Two sides to every story


Late Friday afternoon we were approached by a journalist seeking a response to what he claimed were the "confidential results of a pilot study" undertaken by NBN Co in an area containing 2484 homes and businesses in Melton in Victoria.

This 'study', the reporter informed us, purported to show that the old all-fibre NBN could be rolled out in its entirety much sooner and far less expensively than had previously been envisaged. The implication of all this was that, if this study was true, then it was unnecessary to have to transition the NBN to the multi-technology mix.

The story duly appeared in Fairfax publications the following morning and it was carried widely on social media. Except there was one small problem: the work underway in Melton delivered no such conclusions.

The efficiencies that our construction crews had applied to construction in Melton - such as smaller diameter cables and smaller multiports (or splitters) - are already being employed in the NBN build across Australia. This is what happens as we refine our processes and find improvements.

What's more, the area of rollout in Melton had some unique characteristics that inevitably would have brought down the cost of the build there relative to the project as a whole. For instance, it's well known that it is costly and time consuming to deliver the fibre NBN to office blocks and apartments. Entire buildings have to be rewired. Yet in this particular part of Melton there are fewer than 25 tall buildings (or "multi dwelling units" in NBN jargon).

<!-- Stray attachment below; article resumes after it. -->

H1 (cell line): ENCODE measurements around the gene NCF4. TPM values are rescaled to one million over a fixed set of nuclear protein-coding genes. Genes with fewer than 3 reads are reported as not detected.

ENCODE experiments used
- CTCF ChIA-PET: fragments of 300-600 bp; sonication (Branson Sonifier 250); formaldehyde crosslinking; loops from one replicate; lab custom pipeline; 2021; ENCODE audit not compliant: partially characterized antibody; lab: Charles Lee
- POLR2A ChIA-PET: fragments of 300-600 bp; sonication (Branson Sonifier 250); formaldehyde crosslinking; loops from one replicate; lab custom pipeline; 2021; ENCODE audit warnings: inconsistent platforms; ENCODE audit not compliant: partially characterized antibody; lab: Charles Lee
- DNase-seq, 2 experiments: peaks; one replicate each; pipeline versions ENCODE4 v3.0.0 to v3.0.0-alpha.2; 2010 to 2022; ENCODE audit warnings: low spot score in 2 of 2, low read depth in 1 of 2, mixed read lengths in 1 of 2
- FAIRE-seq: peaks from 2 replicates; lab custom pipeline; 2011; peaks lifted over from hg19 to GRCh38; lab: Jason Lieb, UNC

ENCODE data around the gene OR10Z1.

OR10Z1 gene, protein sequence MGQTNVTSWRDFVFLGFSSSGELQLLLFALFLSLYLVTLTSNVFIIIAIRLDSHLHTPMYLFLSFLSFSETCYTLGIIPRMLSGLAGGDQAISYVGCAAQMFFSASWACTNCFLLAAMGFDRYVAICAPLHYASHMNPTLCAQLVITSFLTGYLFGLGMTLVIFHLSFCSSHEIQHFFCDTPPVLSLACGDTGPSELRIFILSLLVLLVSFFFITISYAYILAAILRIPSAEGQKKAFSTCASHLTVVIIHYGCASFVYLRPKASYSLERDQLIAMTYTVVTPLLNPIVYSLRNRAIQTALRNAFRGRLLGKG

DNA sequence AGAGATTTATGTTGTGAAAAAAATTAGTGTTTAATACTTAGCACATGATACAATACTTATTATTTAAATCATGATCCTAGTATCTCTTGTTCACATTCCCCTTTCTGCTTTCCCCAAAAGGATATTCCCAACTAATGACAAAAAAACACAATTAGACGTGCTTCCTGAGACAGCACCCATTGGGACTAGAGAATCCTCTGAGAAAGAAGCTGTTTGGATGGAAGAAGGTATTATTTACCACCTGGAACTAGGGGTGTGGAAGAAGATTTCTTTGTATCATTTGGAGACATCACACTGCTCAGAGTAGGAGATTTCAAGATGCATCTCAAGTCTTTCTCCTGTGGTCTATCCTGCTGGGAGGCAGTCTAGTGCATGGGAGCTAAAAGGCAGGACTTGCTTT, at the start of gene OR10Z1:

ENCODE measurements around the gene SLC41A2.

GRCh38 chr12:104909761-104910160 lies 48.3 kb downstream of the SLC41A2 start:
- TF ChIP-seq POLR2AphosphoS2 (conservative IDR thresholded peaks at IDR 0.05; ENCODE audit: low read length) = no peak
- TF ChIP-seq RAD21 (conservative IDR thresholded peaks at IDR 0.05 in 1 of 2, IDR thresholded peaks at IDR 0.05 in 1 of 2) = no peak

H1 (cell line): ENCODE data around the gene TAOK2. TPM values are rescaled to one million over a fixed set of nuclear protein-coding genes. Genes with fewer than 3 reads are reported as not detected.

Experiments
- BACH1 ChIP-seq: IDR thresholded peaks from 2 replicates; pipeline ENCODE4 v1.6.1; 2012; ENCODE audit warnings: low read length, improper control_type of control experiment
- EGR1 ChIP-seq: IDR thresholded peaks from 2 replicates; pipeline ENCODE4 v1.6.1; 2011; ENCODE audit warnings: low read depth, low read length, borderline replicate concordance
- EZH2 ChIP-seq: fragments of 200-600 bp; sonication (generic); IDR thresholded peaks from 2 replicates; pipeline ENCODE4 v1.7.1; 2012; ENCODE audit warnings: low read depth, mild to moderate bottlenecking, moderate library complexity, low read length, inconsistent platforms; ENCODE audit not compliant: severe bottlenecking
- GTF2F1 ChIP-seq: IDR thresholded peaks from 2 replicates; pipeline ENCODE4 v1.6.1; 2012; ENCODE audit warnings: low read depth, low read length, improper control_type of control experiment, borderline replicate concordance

Further, our construction crews tell us there have been rollouts elsewhere in Victoria which cost less per premises and which have suffered fewer defects and had fewer design variations.

So the claims being made in the Fairfax report – and extrapolated out to the entire NBN project – are based on work in a single area that is atypical and which is employing construction methods that are not unique, they are already widely in use. It also required more oversight and more resources than usual to make it a "success".

Astonishingly none of these rather salient facts made it in to the final article, which is not only inaccurate, it ignores the central purpose of the NBN.

While there will always be people who prefer technology-specific solutions, our job is to deliver affordable, fast broadband to as many Australians as we can as soon as possible. They don't want us spending more of their money than is necessary if it can be avoided.

The Government has given us the flexibility to use whatever approach will help us deliver on what is the right of every Australian regardless of location or financial status.

There is no question fibre remains an important part of the multi-technology mix. This hasn't changed. The current model is not about a singular technology, rather is about doing whatever it takes to get the NBN to you as quickly as possible with the least cost and the least disruption while meeting your technology needs.

We will continue to ramp up our efforts to deliver Australia's largest infrastructure project as quickly and efficiently as we can. And like any sensible business, we will continue to review our processes and apply best practice where we can. That's just common sense. It is something every taxpayer should expect of a project for which they are paying.

Of greater importance than any imagined review is that NBN Co, as set out in the Strategic Review, has an obligation to continue to identify efficiencies across all technology applications in order to meet our 2020 commitments within the agreed $29.5 billion funding envelope - reviewing and constantly refining our approach means we have the confidence we can do this. We will and must continue to find efficiencies be it for fibre-to-the-home, to-the-node, HFC or otherwise.

The absence of continual business reviews to drive efficiencies should call for headlines, rather than the implementation of such.

As with all things our job is only made harder when the media does not report accurately.

 

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